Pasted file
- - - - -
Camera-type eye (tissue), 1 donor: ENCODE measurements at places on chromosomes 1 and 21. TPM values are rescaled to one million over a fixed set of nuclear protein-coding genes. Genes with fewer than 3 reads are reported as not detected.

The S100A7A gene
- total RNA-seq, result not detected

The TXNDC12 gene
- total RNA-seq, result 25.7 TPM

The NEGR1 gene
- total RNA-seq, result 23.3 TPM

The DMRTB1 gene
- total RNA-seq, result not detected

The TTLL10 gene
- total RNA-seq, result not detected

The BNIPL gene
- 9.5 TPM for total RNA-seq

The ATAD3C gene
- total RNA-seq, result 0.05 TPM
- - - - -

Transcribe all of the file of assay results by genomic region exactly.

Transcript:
Camera-type eye (tissue), 1 donor: ENCODE measurements at places on chromosomes 1 and 21. TPM values are rescaled to one million over a fixed set of nuclear protein-coding genes. Genes with fewer than 3 reads are reported as not detected.

The S100A7A gene
- total RNA-seq, result not detected

The TXNDC12 gene
- total RNA-seq, result 25.7 TPM

The NEGR1 gene
- total RNA-seq, result 23.3 TPM

The DMRTB1 gene
- total RNA-seq, result not detected

The TTLL10 gene
- total RNA-seq, result not detected

The BNIPL gene
- 9.5 TPM for total RNA-seq

The ATAD3C gene
- total RNA-seq, result 0.05 TPM